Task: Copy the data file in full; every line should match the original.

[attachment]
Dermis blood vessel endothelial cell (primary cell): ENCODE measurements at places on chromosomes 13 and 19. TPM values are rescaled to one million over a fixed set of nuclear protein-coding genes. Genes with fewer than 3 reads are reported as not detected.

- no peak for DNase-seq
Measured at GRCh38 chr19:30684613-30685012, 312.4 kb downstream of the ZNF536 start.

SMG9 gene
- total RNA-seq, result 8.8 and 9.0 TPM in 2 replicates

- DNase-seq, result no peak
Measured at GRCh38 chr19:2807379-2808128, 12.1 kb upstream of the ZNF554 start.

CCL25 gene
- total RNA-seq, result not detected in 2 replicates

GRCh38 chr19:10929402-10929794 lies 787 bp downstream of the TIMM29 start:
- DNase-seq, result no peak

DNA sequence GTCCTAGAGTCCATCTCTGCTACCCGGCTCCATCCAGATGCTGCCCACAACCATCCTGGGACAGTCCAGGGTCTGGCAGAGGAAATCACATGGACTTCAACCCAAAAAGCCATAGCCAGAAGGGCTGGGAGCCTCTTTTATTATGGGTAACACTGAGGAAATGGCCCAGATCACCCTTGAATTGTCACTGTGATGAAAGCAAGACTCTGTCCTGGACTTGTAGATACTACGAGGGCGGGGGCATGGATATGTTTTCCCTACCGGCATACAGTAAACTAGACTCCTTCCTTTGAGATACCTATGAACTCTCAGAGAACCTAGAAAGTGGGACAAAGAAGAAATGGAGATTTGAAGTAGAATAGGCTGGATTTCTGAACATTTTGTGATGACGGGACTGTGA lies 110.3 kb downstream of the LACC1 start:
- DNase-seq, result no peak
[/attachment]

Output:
Dermis blood vessel endothelial cell (primary cell): ENCODE measurements at places on chromosomes 13 and 19. TPM values are rescaled to one million over a fixed set of nuclear protein-coding genes. Genes with fewer than 3 reads are reported as not detected.

- no peak for DNase-seq
Measured at GRCh38 chr19:30684613-30685012, 312.4 kb downstream of the ZNF536 start.

SMG9 gene
- total RNA-seq, result 8.8 and 9.0 TPM in 2 replicates

- DNase-seq, result no peak
Measured at GRCh38 chr19:2807379-2808128, 12.1 kb upstream of the ZNF554 start.

CCL25 gene
- total RNA-seq, result not detected in 2 replicates

GRCh38 chr19:10929402-10929794 lies 787 bp downstream of the TIMM29 start:
- DNase-seq, result no peak

DNA sequence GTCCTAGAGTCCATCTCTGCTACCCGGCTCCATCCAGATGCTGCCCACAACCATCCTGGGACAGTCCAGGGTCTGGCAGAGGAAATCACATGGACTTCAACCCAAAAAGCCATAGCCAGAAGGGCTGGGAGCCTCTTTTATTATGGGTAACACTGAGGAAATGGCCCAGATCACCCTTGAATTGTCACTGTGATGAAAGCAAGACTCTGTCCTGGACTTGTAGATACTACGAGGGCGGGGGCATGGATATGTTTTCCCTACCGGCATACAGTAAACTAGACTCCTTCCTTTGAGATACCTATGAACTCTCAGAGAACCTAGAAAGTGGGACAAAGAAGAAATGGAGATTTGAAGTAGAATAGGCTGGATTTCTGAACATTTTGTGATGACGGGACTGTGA lies 110.3 kb downstream of the LACC1 start:
- DNase-seq, result no peak